McArthur v. Unum Life Insurance Company of America

Filing 24

MEMORANDUM OPINION. Signed by Judge L Scott Coogler on 9/4/2014. (AVC)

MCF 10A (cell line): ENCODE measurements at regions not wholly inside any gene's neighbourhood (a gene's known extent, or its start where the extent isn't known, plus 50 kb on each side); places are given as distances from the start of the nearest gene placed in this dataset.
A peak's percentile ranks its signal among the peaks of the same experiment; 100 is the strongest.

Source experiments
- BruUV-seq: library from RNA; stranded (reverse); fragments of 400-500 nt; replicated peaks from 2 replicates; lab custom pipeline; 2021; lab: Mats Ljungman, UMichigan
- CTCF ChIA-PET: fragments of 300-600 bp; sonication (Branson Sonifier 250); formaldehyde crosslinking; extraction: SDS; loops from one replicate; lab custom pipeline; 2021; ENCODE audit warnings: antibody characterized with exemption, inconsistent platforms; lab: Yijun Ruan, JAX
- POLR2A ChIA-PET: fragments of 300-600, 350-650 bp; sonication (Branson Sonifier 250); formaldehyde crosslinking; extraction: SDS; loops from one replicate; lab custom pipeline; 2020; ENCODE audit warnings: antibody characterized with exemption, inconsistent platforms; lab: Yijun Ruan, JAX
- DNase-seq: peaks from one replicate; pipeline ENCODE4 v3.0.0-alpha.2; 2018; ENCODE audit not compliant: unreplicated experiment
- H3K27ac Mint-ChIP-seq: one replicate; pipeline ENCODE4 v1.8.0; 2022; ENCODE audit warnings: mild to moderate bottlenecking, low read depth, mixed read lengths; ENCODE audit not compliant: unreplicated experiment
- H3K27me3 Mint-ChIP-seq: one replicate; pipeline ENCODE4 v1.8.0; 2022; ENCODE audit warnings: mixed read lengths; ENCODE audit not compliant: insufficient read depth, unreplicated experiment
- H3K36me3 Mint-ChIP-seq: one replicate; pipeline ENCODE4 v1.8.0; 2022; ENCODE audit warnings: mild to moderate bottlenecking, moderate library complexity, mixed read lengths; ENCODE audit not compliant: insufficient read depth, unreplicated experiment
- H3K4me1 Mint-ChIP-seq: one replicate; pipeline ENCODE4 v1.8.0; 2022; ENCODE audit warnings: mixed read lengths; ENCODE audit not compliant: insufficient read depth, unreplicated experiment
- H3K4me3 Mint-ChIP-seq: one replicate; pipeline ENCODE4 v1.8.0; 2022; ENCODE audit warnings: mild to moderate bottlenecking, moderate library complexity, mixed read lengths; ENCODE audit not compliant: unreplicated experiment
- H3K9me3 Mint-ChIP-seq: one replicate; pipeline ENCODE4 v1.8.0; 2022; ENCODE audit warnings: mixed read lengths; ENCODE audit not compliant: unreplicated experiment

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FILED 2014 Sep-04 PM 04:40 U.S. DISTRICT COURT N.D. OF ALABAMA IN THE UNITED STATES DISTRICT COURT FOR THE NORTHERN DISTRICT OF ALABAMA WESTERN DIVISION CLYDE MCARTHUR, Plaintiff; vs. UNUM LIFE INSURANCE COMPANY OF AMERICA, Defendant. ) ) ) ) ) ) ) ) ) ) ) 7:13-cv-02042-LSC Memorandum of Opinion Plaintiff Clyde McArthur (“McArthur”) brought this action under § 502(a)(1)(B) of the Employee Retirement Income Security Act of 1974 (“ERISA”) to recover benefits under a long-term disability plan (“Plan”) underwritten by Defendant Unum Life Insurance Company of America (“Unum”). Before this Court is Unum’s motion for summary judgment (Doc. 11), which argues that the Plan’s limitations period makes McArthur’s claim untimely. Also before this Court is McArthur’s motion to compel discovery (Doc. 15) and motion to file a sur-reply brief (Doc. 22). The issues have been fully briefed and are ripe for review. For the reasons discussed below, Unum’s motion for summary judgment is due to be granted. Page 1 of 18 McArthur’s motion to file a sur-reply brief is due to be granted, and the Court considered the contents of McArthur’s sur-reply brief in reaching this decision. McArthur’s motion to compel discovery is due to be denied as moot. I. Background McArthur was employed by Home Federal Holdings Corporation (“Home Federal”) as President and Chief Executive Officer. As an employee of Home Federal, McArthur participated in a long-term disability plan underwritten by Unum and subject to the requirements of ERISA. Starting in 2004, McArthur underwent a series of back surgeries. McArthur was eventually diagnosed with lumbar radiculitis, a condition that McArthur has stated caused him “[c]onstant pain [that] impairs [the] ability to work, think, prepare myself for work, remain alert, [and] complete basic duties.” (Doc. 14 at 3.) According to McArthur’s doctors, the condition also left McArthur unable to stand for more than ten minutes at a time and limited his ability to lift objects weighing more than 10 pounds. (Doc. 13-2 at 5.) In February 2009, McArthur filed a claim for disability benefits. McArthur stopped working at Home Federal on April 30, 2009. (Id. at 8.) On September 2, 2009, Unum denied McArthur’s claim, citing insufficient medical records to determine whether McArthur qualified for benefits. (See id. at 21.) McArthur Page 2 of 18 appealed Unum’s denial and submitted additional medical records in an effort to establish that his condition warranted payment of disability benefits. On November 20, 2009, Unum sent another letter to McArthur. This letter informed McArthur that Unum had affirmed its previous denial of benefits, and that McArthur had a right to bring a civil suit under § 502 of ERISA challenging the denial. The denial letter also informed McArthur that he was entitled to request from Unum “copies of all documents, records or other information that are relevant to your benefit determination,” and that “no further review” of the denial was available from Unum’s claims administration department. (Id. at 34.) On September 10, 2013, McArthur requested all records relating to denial of his benefits claim. In response, Unum provided McArthur with a copy of his claim file and referred him to the Plan’s official administrator, Georgia Banker’s Association Insurance Trust, Inc.,1 to obtain copies of the primary Plan documents. McArthur filed the present action on November 7, 2013. The Plan is made up primarily of two documents: the long-term disability policy (“Policy”) and the summary plan description (“SPD”).2 Both the Policy and the SPD 1 While the Banker’s Association is designated the “Plan Administrator,” Unum was the claims administrator, and thus had exclusive control over the determination of claims. 2 The parties dispute whether the two documents at issue—Document 36133-001 and Document 36133-021—are in fact a separate policy and summary. McArthur points out that there Page 3 of 18 set limitations on when a claimant can bring a civil suit, stating that a claimant may “start legal action regarding your claim 60 days after proof of claim has been given and up to 3 years from the time proof of claim is required, unless otherwise provided by federal law.” (See Doc. 13-1 at 14, 61.) Both the Policy and the SPD state that a claimant must submit proof of claim within ninety days of the end of the claimant’s “elimination period.” As defined in the Plan documents, a claimant’s elimination period is “a period of continuous disability which must be satisfied before you are eligible to receive benefits from Unum.” (See id. at 36, 84.) While the Policy does not specify the length of the elimination period, the SPD states that the elimination period is ninety days, meaning that the Plan’s limitation on filing a civil suit would begin to run roughly three months after McArthur had been disabled for ninety consecutive days. Finally, both the SPD and the Policy state that “[t]he summary plan description and policy constitute the Plan.” (See id. at 40, 89.) are similarities and ambiguities, with the one major difference being that Document 36133-001 does not define the length of the elimination period. For the sake of clarity, this Court will refer to Document 36133-001 as the Policy and Document 36133-021 as the SPD. This does not mean that the Court endorses Unum’s view that Documents 36133-001 and 36133-021 contain no redundances or ambiguities. However, for the reasons set out below, this Court is not persuaded that ambiguities between the two documents justify invalidating the agreed-upon limitations period, even when making all inferences in favor of McArthur. Also, because McArthur asserts that he was not afforded an opportunity to depose either witness submitting affidavits in support of Unum’s position concerning the roles of Document 36133-001 (the Policy) and Document 36133-021 (the alleged SPD), the Court does not consider these clarifying affidavits in making its decision. Page 4 of 18 II. Standard of Review Summary judgment is appropriate “if the movant shows that there is no genuine dispute as to any material fact and the movant is entitled to judgment as a matter of law.” Fed. R. Civ. P. 56(a). A fact is “material” if it “might affect the outcome of the suit under the governing law.” Anderson v. Liberty Lobby, Inc., 477 U.S. 242, 248, 106 S. Ct. 2505, 2510 (1986); see also Avenue CLO Fund, Ltd. v. Bank of Am., NA, 723 F.3d 1287, 1294 (11th Cir. 2013). There is a “genuine dispute” as to a material fact “if the evidence is such that a reasonable jury could return a verdict for the nonmoving party.” Anderson, 477 U.S. at 248, 106 S. Ct. at 2510. The trial judge should not weigh the evidence but must simply determine whether there are any genuine issues that should be resolved at trial. Id. at 249, 106 S. Ct. at 2511. In considering a motion for summary judgment, trial courts must give deference to the non-moving party by “considering all of the evidence and the inferences it may yield in the light most favorable to the nonmoving party.” McGee v. Sentinel Offender Servs., LLC, 719 F.3d 1236, 1242 (11th Cir. 2013) (citing Ellis v. England, 432 F.3d 1321, 1325 (11th Cir. 2005)). However, “unsubstantiated assertions alone are not enough to withstand a motion for summary judgment.” Rollins v. TechSouth, Inc., 833 F.2d 1525, 1529 (11th Cir. 1987). In making a motion for summary judgment, “the Page 5 of 18 moving party has the burden of either negating an essential element of the nonmoving party’s case or showing that there is no evidence to prove a fact necessary to the nonmoving party’s case.” Id. Although the trial courts must use caution when granting motions for summary judgment, “[s]ummary judgment procedure is properly regarded not as a disfavored procedural shortcut, but rather as an integral part of the Federal Rules as a whole.” Celotex Corp. v. Catrett, 477 U.S. 317, 327, 106 S. Ct. 2548, 2555 (1986). III. Discussion A. Validity of the Plan’s Three-Year Limitations Provision Unum asserts that the Plan’s limitations period bars McArthur from bringing an ERISA § 502(a)(1)(B) claim for wrongful denial of benefits. ERISA does not specify a statute of limitations for § 502 actions. See 29 U.S.C. § 1001 et seq. (2012); see also Heimeshoff v. Hartford Life & Acc. Ins. Co., 134 S. Ct. 604, 610 (2013). Thus, courts typically “borrow the most closely analogous state limitations period,” which is usually the relevant state’s statute of limitations for contract actions. Northlake Reg’l Med. Ctr. v. Waffle House Sys. Emp. Benefit Plan, 160 F.3d 1301, 1303 (11th Cir. 1998). However, courts need not consider state statutes of limitation when the parties have specified the time frame that a claimant has for bringing a civil suit. See id. at Page 6 of 18 1301–03. A contractual provision limiting the period during which a claimant may sue is valid so long as (1) the provision gives the claimant a “reasonable” amount of time to bring suit, and (2) there is no controlling statute that requires a claimant be given more time to bring legal action than the plan’s limitations provision allows. See Heimeshoff, 134 S. Ct. at 610 (stating that “[a]bsent a controlling statute to the contrary, a participant and plan may agree by contract to a particular limitations period . . . as long as the period is reasonable”). While the parties do not dispute the reasonableness of the three-year limitations provision, McArthur does assert that there is a controlling statute that is “less restrictive.” Specifically, McArthur points to §§ 33-29-3(b)(7) and (b)(11) of the Georgia Insurance Code. See Ga. Code Ann. §§ 33-29-3(b)(7) and (b)(11) (2014). Chapter 29 of the Code bears the heading “Individual Accident and Sickness Insurance,” and § 33-29-3(b)(11) states that: No action at law or in equity shall be brought to recover on this policy prior to the expiration of 60 days after written proof of loss has been furnished in accordance with the requirements of this policy. No action shall be brought after the expiration of three years after the time written proof of loss is required to be furnished. This minimum statutory restriction, standing alone, is identical to the limitations provision in the Plan at issue. However, McArthur argues that another provision, Page 7 of 18 § 33-29-3(b)(7), requires that he be given more time to submit his proof of claim, and that the limitations period for bringing legal action must therefore begin later than the Plan’s limitation provision currently allows. Section 33-29-3(b)(7) states that: Written proof of loss must be furnished . . . in the case of a claim for loss for which this policy provides any periodic payment contingent upon continuing loss, within 90 days after the termination of the period for which the insurer is liable and, in the case of claim for any other loss, within 90 days after the date of such loss. Of particular importance is the phrase “termination of the period for which the insurer is liable.” McArthur argues that “the period for which the insurer is liable” lasts as long as the claimant’s disability, thus giving McArthur significantly more time to file proof of claim than what the Plan currently allows. Because this inconsistency would make the Plan’s agreed-upon limitations period more restrictive than that of the Georgia Insurance Code, McArthur insists that the Court must declare the limitations provision invalid and instead apply the most analogous state limitations period, which is Georgia’s six-year limitations period for contract claims. Reviewing these arguments, this Court finds that §§ 33-29-3(b)(7) is not a “controlling statute” for the purposes of Heimeshoff. First, Chapter 29 of the Georgia Insurance Code does not apply to the Plan. As the statutory heading makes clear, Chapter 29 of the Georgia Insurance Code applies only to individual disability policies, Page 8 of 18 while the Plan under dispute is a group disability policy. The relevant code chapter for group long-term disability policies under the Georgia Insurance Code is Chapter 30, which this Court will address shortly.3 Furthermore, even assuming that Chapter 29 of Georgia’s Insurance Code is a “controlling statute,” this Court is not convinced that the Plan’s limitations period is more restrictive than the period found in Ga. Code Ann. §§ 33-29-3(b)(7) and (b)(11). Other courts have considered language similar to that which McArthur cites in § 33-29-3(b)(7), and have decided that the “period for which the insurer is liable” is the interval between a plan’s scheduled benefit payments rather than the total period that an insurer may potentially be liable for payment. See Kirkland v. Guardian Life Ins. Co. of Am., No. 3:06-cv-107, 2008 WL 1990340, at *10–11 (M.D. Ga. May 5, 2008). In Kirkland, the district court interpreted similar language found in a disability policy. The policy stated that a claimant had “90 days after the end of the period for which [the insurance company] is liable” to submit proof of claim. Id. at *10. The plaintiff argued that “the period for which the insurance company is liable” should be interpreted to mean the duration of the claimant’s disability, meaning that the 3 McArthur also cites Ga. Code Ann. § 33-30-11, which states that “except as otherwise provided in this chapter, no policy of group . . . insurance shall contain any provision relative to . . . the time within which an action may be brought . . . which is less favorable [than the requirements of Chapter 29].” However, another section of Chapter 30, § 33-30-6, does “provide otherwise,” and thus § 33-30-11 does not make Chapter 29's limitations applicable here. Page 9 of 18 period could not expire so long as the plaintiff continued to suffer from a disability. However, the district court found this interpretation to be “unreasonable as a matter of law.” Id. The court emphasized that, by extending indefinitely the period a claimant has for submitting proof of loss, the plaintiff’s proposed interpretation would make it impossible for the defendant insurance company to evaluate potential claims in a timely manner. See id. (stating that “[u]nder Plaintiff’s interpretation, [the defendant] would be prevented, perhaps for decades, from evaluating claims for which it might be liable,” and adding that such a construction would not be “consistent with the purpose of a proof of loss provision”). Consequently, the court decided that “the period for which the insurer is liable” should be interpreted in this context to mean the interval established for payment of benefits under the plan.4 The Eleventh Circuit considered this issue, albeit in an unpublished opinion, and decided that the district court appeared to have “correctly construed” the language at issue. See Kirkland v. Guardian Life Ins. Co. of Am., 352 F. App’x 293, 300 n.1 (11th Cir. 2009). Furthermore, the Plan’s limitations provision does not offend a “controlling statute” even when weighed against the requirements of the applicable sections of the Georgia Insurance Code, §§ 33-30-6(b)(4)&(b)(7), which do apply to group long-term 4 In Kirkland, this period was thirty days, meaning that the claimant had ninety days following the one-month period that the plaintiff first claimed benefits under the policy. See id. at 11. Page 10 of 18 disability plans like the one at issue.5 Section 33-30-6(b)(4) states that claimants must furnish proof of loss “within 30 days after the commencement of the period for which the insurer is liable.” The Plan on the other hand does not require McArthur to submit proof of claim until ninety days after his ninety-day elimination period, thus delaying the beginning of the Plan’s limitations period for longer than what is required under § 33-30-6(b)(7). Finally, the Court notes that, even if it were to mark the beginning of the Plan’s limitations period as coinciding with Unum’s final denial of benefits (the last event in the administrative record), McArthur’s claim would still be untimely. The Eleventh Circuit has suggested in an unpublished opinion that agreed-upon limitations periods begin, at the latest, upon an insurance company’s final denial of benefits to a claimant. See Johnson v. Unum Provident, 363 F. App’x 1, 3 (11th Cir. 2009) (reviewing a grant of summary judgment in an ERISA case also containing a three-year agreed-upon limitations period, and deciding that the provision would have barred plaintiff’s § 502 action no later than three years after the action accrued following the insurance company’s final determination of the plaintiff’s disability claim). 5 Section 33-30-6(b)(7) lists the same requirements as § 33-29-3(b)(11). Since this Court has already established that the Plan’s limitations provision meets the statutory requirements of § 33-29-3(b)(11), it will not reexamine the language. Page 11 of 18 In this case, McArthur received notice that his appeal had been denied on November 20, 2009. The letter further notified McArthur that he could bring a civil suit under § 502 of ERISA and that “no further review” was available directly from Unum. Yet McArthur waited almost four years to bring this action. Thus, McArthur’s claim would still be untimely even if the three-year limitations period did not start until McArthur’s § 502 claim accrued following his exhaustion of Unum’s appeals process. Because of the reasons stated above, this Court determines that the Plan’s three-year limitations provision does not offend a “controlling statute.” This Court will next address whether ambiguities within the Plan documents invalidate the Plan’s three-year limitations provision. B. Ambiguity within the Plan McArthur also argues that, even if the Court determines that the three-year limitations provision is valid, further discovery is needed to clarify ambiguities within the Plan. Specifically, McArthur argues that the Policy’s absence of a duration term for the elimination period makes it so that McArthur could not be fairly be expected to calculate when the Plan’s contractual limitations period would expire. Page 12 of 18 There are multiple reasons why this argument must fail. First, as has already been stated, the Eleventh Circuit has suggested that contractual limitations provisions begin no later than when a claimant’s § 502 action accrues under ERISA. See Johnson, 363 F. App’x at 3. Thus, any ambiguity in the Plan documents was made irrelevant once three years passed from the date Unum issued a final denial of benefits and informed McArthur of his right to bring a civil suit. Furthermore, the primary purpose of an “elimination period” counsels against finding it a reasonable source of ambiguity here. The Plan defines “elimination period” as “a period of continuous disability which must be satisfied before you are eligible to receive benefits from Unum.” (Doc. 13-1 at 36, 84.) This definition, found in both the Policy and the SPD, makes clear that an elimination period is the period between when a claimant’s disability begins and when benefits start to be paid. Elimination periods exist primarily to cut insurance companies’ administrative costs by excluding injuries that resolve themselves within the defined period. See Steven Plitt et al., 12 Couch on Insurance § 182:10 (3d ed. 2014) (stating that “[e]limination periods serve much the same purpose as deductibles in property insurance—keeping insurer costs and insureds’ premiums down by excluding costs associated with small losses”). Because this is their primary purpose, elimination periods largely become Page 13 of 18 irrelevant once an insurance company has rendered a final denial of a claim. Consequently, litigation over the duration of a limitations-triggering elimination period usually occurs only when the defendant insurance company asserts that the limitations period began to run before the plaintiff’s § 502 action accrued. See, e.g., White v. Worthington Indus., Inc. Long Term Disability Income Plan, 266 F.R.D. 178, 194 (S.D. Ohio 2010) (stating that the plaintiff’s § 502 claim was not brought within three years of the date that the plan required proof of loss or the date of final denial, and “[t]herefore, the [§ 502] claim is time-barred”). Stated simply, once Unum denied disability benefits for its stated reason, the existence of the elimination period was irrelevant. Such period would have passed by this point in time. Also, there is no evidence on record indicating that the ambiguities in the Plan documents contributed to McArthur’s nearly four-year delay in bringing this action. Courts in similar cases have decided that a claimant cannot assert ignorance of the workings of a three-year limitations provision when the plaintiff waited more than three years after accrual of a § 502 action to file suit or request the plan documents at issue. See Wilson v. Standard Ins. Co., No. 4:11-cv-02703, 2014 WL 358722 (N.D. Ala. Jan. 31, 2014). In Wilson, the defendant insurance company sought summary judgment on the basis that a three-year limitations provision barred the plaintiff’s § 502 claim Page 14 of 18 for denial of benefits. The plaintiff argued that the statute should be tolled since she had never been informed of the existence of the limitations provision or when it would expire. Id. at *8–9. However the court refused to entertain this argument, and noted that the defendant informed the plaintiff that she had a right to request “all documents, records, and other information relevant to your [long-term disability] claim.” Id. at *8; see also id. at n.11 (stating that “[e]ven if the Court gives [the plaintiff ] every benefit of the doubt and uses [when plaintiff’s § 502 cause of action accrued] as the trigger date for the three-year limitations period, that period expired before [the plaintiff ] filed her lawsuit”). While Wilson is the only case discussed by the parties in briefing, it is by no means an outlier, as other courts have decided that a plaintiff may not cite discrepancies between plan documents as justification for delay in filing suit when there is no evidence that the plaintiff relied on those discrepancies when determining when to file. See, e.g., Shealy v. Unum Life Ins. Co. of Am. 979 F. Supp. 395, 399–400 (D. S.C. 1997) (stating that “plaintiff could not be misled into a late filing by a document which she did not receive until many months after the deadline for filing had passed”). Page 15 of 18 McArthur now argues that he had no means of knowing when the limitations provision would expire since only the SPD defined the length of the elimination period. McArthur makes this argument despite the fact that Unum informed McArthur that he had a right to “copies of all documents, records, and other information that are relevant to your benefit determination,” and McArthur failed to request this information or otherwise pursue a civil lawsuit until after the three-year limitations provision expired. McArthur produces no evidence showing he relied on the ambiguous elimination period at issue to determine when to file his suit. In fact, it is undisputed that McArthur did not seek copies of the Policy and SPD from Unum until nearly four years following final denial of his claim. Furthermore, McArthur’s claimant statement includes a reference to “Policy Number 36133-021,” which is the SPD. This claimant statement is filled in by hand and signed by McArthur on February 4, 2009. (See Doc. 13-2 at 7). Thus, this Court is not convinced that the alleged ambiguities in the Plan documents—specifically the ambiguity concerning the duration of the elimination period—caused McArthur any delay. In addition, both the SPD and the Policy contain a provision stating that “[t]he summary plan description and the policy constitute the Plan.”6 Other courts have 6 As McArthur notes, the incorporation provision could be better drafted, as both documents state that “these provisions, together with your certificate of coverage, constitute the summary plan Page 16 of 18 decided that such provisions incorporate into the Plan those terms found only in summary plan description. See Young v. United Parcel Servs., Inc. Employees’ Short Term Disability Plan, 416 F. App’x 734, 737–39 (10th Cir. 2011) (holding that a plan provision stating that “[t]he summary plan description and [summaries of material modifications] . . . are hereby incorporated by reference and constitute a part of the Plan” acted to incorporate into the plan a limitations provision found only in the summary plan description). Furthermore, the SPD provision at issue in this case does not truly conflict with any provision in the Policy, since the Policy itself does not define the length of the elimination period. Finally, McArthur’s argument that the Policy is intended to amend and replace the SPD overlooks the fact that both documents are identically dated, as the first page of both documents is dated March 13, 2007. (See Doc. 13-1 at 5, 48.) The ambiguities McArthur cites between the disputed SPD and the Policy do not invalidate the Plan’s three-year limitations provision. This issue can be decided based on the administrative record and existing law. Therefore, any further discovery is unnecessary and McArthur’s motion to compel discovery is denied. description.” (Doc. 13-1 at 40, 89.) Page 17 of 18 IV. Conclusion For the reasons stated above, McArthur’s motion to file a sur-reply brief (Doc. 22) is GRANTED, while McArthur’s motion to compel discovery (Doc. 15) is DENIED as moot, and Unum’s motion for summary judgment (Doc. 11) is GRANTED. A separate Order will be entered. Done this 4th day of September 2014. L. SCOTT COOGLER UNITED STATES DISTRICT JUDGE 177822 Page 18 of 18